John R. Pyzner, Bollich, Patricia A. | 12/1/2006 2:20:54 AM
Fertilizer applications have traditionally been applied to pecans in March or April. In sandy soils or when a small pecan crop is expected, the fertilizer application is often split with half being applied in the spring and the rest in mid-May. If a small nut crop is present, the May fertilizer application is normally omitted.
First year trees that are growing rapidly can be fertilized with ½ pound of ammonium nitrate or ammonium sulfate in June. Fertilizer should not be applied to trees that are not growing rapidly the first year. Nonbearing young trees in following years should be fertilized at the beginning of the month in April, May and June. Do not fertilize nonbearing trees after June. It could delay dormancy and cause winter damage.
Several pecan horticulturists are recommending that commercial orchards use late season fertilizer applications in July or August to increase nut quality and to reduce alternate bearing. There is research data to back up their recommendations. Unfortunately, the findings are not clear since there is also research that shows no benefit from late season fertilization.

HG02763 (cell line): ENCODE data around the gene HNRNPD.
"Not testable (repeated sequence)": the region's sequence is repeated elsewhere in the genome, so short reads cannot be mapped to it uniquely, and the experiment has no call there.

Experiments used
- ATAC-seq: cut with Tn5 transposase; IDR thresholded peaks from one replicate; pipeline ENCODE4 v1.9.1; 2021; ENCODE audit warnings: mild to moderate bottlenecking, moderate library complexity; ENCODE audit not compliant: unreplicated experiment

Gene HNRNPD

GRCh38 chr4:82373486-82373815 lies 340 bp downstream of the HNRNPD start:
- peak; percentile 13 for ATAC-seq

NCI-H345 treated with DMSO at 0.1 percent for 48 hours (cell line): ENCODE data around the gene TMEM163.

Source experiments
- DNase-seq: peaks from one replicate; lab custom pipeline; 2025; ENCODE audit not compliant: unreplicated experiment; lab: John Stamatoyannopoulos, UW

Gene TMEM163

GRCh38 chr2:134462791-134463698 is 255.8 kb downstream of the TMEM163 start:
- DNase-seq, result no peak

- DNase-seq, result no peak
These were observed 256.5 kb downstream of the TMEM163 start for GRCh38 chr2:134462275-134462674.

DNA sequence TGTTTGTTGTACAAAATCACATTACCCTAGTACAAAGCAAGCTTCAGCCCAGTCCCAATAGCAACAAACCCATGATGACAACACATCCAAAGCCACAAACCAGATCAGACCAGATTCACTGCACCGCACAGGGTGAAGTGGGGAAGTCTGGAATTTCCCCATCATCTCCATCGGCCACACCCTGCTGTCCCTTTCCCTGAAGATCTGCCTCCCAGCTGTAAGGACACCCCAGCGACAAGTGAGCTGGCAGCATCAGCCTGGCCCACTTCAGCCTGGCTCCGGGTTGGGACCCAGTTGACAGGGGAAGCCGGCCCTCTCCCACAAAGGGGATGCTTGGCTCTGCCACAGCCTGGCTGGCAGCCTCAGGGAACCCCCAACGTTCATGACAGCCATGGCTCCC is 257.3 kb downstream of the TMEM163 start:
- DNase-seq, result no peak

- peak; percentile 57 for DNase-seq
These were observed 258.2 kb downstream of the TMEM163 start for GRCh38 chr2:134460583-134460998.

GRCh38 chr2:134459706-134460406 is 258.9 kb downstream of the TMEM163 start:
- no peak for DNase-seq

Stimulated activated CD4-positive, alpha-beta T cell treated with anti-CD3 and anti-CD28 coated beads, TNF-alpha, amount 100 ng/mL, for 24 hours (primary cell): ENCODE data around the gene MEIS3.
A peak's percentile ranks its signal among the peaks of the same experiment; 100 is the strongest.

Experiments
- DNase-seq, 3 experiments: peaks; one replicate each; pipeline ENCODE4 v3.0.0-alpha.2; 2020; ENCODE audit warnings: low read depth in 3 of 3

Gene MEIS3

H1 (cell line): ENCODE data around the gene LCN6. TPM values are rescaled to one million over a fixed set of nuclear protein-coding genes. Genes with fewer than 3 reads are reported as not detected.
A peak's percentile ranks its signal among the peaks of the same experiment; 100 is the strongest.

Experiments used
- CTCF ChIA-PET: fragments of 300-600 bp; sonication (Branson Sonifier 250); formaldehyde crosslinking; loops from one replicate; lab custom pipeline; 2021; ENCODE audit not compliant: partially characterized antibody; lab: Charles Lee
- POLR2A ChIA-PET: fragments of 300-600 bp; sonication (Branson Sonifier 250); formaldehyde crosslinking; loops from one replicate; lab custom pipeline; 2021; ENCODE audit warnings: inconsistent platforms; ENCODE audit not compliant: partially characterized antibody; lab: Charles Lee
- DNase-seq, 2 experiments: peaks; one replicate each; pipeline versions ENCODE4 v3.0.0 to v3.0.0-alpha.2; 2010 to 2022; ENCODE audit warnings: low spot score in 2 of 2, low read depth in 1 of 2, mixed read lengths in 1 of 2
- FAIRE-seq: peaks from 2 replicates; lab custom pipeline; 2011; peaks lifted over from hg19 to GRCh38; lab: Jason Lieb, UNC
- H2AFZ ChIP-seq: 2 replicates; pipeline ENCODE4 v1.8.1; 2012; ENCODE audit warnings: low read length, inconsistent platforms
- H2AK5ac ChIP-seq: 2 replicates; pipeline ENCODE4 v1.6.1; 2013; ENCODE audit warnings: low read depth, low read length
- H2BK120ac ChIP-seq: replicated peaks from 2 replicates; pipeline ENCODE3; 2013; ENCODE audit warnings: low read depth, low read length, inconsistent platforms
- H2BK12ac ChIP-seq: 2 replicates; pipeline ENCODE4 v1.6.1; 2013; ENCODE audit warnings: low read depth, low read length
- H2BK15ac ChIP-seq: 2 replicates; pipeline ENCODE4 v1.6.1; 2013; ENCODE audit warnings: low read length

The Pecan Research-Extension Station is conducting research to determine if late season fertilization is beneficial in improving nut quality and reducing alternate bearing. Preliminary findings have currently not shown any benefit to late season fertilization. Several years of data will need to be collected to determine the effect of late season fertilization on nut quality and alternate bearing.
Question answered by Dr. John Pyzner, LSU AgCenter pecan and fruit extension specialist.
The LSU AgCenter and the LSU College of Agriculture